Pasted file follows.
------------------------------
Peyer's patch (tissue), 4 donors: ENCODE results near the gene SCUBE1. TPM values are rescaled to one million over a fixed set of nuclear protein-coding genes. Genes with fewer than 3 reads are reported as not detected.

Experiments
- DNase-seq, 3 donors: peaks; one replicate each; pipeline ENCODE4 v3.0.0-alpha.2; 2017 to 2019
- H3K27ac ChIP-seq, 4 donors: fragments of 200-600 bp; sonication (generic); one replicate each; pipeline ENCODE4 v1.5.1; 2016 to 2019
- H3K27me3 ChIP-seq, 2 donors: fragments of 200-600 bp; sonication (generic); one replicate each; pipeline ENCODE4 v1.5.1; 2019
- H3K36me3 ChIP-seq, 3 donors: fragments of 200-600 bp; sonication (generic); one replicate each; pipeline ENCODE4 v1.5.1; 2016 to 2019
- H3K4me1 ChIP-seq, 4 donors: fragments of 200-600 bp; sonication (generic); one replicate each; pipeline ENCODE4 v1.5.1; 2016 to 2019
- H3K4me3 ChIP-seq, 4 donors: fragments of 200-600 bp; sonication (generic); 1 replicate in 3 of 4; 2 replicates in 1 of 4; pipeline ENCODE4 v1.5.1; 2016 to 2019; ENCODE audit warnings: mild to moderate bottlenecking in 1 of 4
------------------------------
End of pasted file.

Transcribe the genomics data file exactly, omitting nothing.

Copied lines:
Peyer's patch (tissue), 4 donors: ENCODE results near the gene SCUBE1. TPM values are rescaled to one million over a fixed set of nuclear protein-coding genes. Genes with fewer than 3 reads are reported as not detected.

Experiments
- DNase-seq, 3 donors: peaks; one replicate each; pipeline ENCODE4 v3.0.0-alpha.2; 2017 to 2019
- H3K27ac ChIP-seq, 4 donors: fragments of 200-600 bp; sonication (generic); one replicate each; pipeline ENCODE4 v1.5.1; 2016 to 2019
- H3K27me3 ChIP-seq, 2 donors: fragments of 200-600 bp; sonication (generic); one replicate each; pipeline ENCODE4 v1.5.1; 2019
- H3K36me3 ChIP-seq, 3 donors: fragments of 200-600 bp; sonication (generic); one replicate each; pipeline ENCODE4 v1.5.1; 2016 to 2019
- H3K4me1 ChIP-seq, 4 donors: fragments of 200-600 bp; sonication (generic); one replicate each; pipeline ENCODE4 v1.5.1; 2016 to 2019
- H3K4me3 ChIP-seq, 4 donors: fragments of 200-600 bp; sonication (generic); 1 replicate in 3 of 4; 2 replicates in 1 of 4; pipeline ENCODE4 v1.5.1; 2016 to 2019; ENCODE audit warnings: mild to moderate bottlenecking in 1 of 4